Croatian Interior Minister Davor Bozinovic met with his Albanian and Montenegrin counterparts, Sander Lleshaj and Mevludin Nuhodzic, in Zagreb on Tuesday, where they discussed cooperation in preventing illegal migration.
The meeting was the continuation of dialogue that was stepped up last year, after migration had intensified on the so-called eastern Mediterranean or Western Balkans routes since the end of 2017.
Bozinovic said that Croatia, as an EU member, had also stepped up dialogue with European institutions to draw attention to the importance of the southeast Europe when it came to illegal migration.
Until last year, European institutions had mostly been focused on the central Mediterranean migration route towards Italy and the Western Mediterranean route towards Spain, Bozinovic said, adding that the EU had realised they should also concentrate on the Western Balkans, which, as the only land route, could potentially be used by the largest number of migrants.
The three ministers exchanged information on migration, saying that all three countries had recorded increases in the number of illegal migrants.
In the first 11 months of 2018, Croatian border police arrested some 7,500 illegal migrants, which was an increase of 66 percent compared to 2017. Croatia also recorded 619 cases of human trafficking in 2018, an increase of 71 percent compared to the year before.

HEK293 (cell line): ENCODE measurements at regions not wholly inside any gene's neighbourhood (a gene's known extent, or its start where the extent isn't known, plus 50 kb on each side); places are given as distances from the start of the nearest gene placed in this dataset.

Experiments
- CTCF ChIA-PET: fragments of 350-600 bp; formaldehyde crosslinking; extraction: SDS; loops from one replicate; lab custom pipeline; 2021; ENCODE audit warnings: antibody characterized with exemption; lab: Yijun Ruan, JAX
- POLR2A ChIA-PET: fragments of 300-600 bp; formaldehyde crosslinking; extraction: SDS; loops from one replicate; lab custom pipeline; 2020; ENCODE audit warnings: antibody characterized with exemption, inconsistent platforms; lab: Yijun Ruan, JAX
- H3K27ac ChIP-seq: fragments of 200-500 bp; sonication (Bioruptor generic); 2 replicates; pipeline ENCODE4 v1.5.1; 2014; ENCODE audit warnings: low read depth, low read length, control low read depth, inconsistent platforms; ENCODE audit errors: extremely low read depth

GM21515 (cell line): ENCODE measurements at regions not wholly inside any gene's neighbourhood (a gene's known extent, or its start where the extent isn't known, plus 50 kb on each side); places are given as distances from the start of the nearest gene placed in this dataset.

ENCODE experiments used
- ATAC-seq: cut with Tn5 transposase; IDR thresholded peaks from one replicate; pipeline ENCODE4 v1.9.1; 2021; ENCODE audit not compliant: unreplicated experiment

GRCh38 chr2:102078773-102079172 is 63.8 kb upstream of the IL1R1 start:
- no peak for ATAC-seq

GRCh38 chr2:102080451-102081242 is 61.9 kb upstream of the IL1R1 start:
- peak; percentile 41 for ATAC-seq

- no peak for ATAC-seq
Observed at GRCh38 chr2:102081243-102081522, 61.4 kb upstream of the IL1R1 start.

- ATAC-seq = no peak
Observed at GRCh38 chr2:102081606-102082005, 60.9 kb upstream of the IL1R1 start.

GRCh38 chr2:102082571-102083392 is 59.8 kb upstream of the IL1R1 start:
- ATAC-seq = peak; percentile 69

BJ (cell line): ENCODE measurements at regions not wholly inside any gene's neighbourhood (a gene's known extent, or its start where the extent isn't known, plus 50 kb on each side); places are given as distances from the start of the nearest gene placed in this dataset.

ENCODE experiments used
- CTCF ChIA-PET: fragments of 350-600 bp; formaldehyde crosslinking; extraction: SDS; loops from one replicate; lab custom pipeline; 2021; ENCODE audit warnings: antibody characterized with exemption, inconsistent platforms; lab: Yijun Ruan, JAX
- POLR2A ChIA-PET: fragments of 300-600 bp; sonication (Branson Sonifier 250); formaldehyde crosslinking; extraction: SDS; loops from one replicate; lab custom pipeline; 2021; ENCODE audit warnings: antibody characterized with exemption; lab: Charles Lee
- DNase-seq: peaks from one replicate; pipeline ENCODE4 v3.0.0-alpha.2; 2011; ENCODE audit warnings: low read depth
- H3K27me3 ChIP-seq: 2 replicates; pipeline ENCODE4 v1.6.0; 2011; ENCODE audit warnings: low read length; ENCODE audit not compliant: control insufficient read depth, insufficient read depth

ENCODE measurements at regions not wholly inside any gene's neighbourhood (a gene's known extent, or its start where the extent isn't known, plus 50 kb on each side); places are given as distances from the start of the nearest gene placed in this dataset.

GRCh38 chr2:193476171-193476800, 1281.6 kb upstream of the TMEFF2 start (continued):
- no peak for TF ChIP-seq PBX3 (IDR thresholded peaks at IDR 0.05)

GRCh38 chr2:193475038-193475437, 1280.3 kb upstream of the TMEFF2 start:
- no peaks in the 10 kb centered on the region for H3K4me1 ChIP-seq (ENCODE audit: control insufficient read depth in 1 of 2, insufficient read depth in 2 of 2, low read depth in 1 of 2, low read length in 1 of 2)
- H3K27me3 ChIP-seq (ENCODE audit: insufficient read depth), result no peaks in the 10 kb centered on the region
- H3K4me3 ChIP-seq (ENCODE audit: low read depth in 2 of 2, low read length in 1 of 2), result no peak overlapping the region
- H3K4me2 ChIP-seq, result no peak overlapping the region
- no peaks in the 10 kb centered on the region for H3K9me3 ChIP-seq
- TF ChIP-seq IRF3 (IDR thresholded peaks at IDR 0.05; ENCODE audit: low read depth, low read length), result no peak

"Albania and Montenegro are very important to us because the illegal migrants who reach these countries soon turn up on the Croatian border, either with Serbia or more often and in greater numbers on the (Croatian) border with Bosnia and Herzegovina," Bozinovic said.
Most of the migrants who had reached the three countries came from Afghanistan, Pakistan, Iran, and Iraq, he said, adding their background meant the people could not be described as refugees, but rather economic migrants trying to reach Western Europe.
"On the one hand this is legitimate, but on the other, given the policy of the EU which wants to stop illegal migration and which is increasingly investing in the protection of its external borders, it's something we have to cope with," Bozinovic said.
"These are the issues we will have to cope with in the decades to come. No country can deal with this alone and that's why cooperation is needed on a regional and wider level, either European or global," he added.
Bozinovic said that the countries of southeastern Europe, which are candidates for EU membership, should not be ignored in discussions on these issues. He said that some of the initiatives had produced concrete results, adding that Bosnia and Herzegovina and Montenegro had, for the first time, been granted funding from the EU to increase their border control capacity.
Earlier this month, the European Commission had approved a €100 million in funds for operational cooperation in fighting human smuggling. Bozinovic said that one of the criteria for receiving funding was a joint application by member states and third countries.
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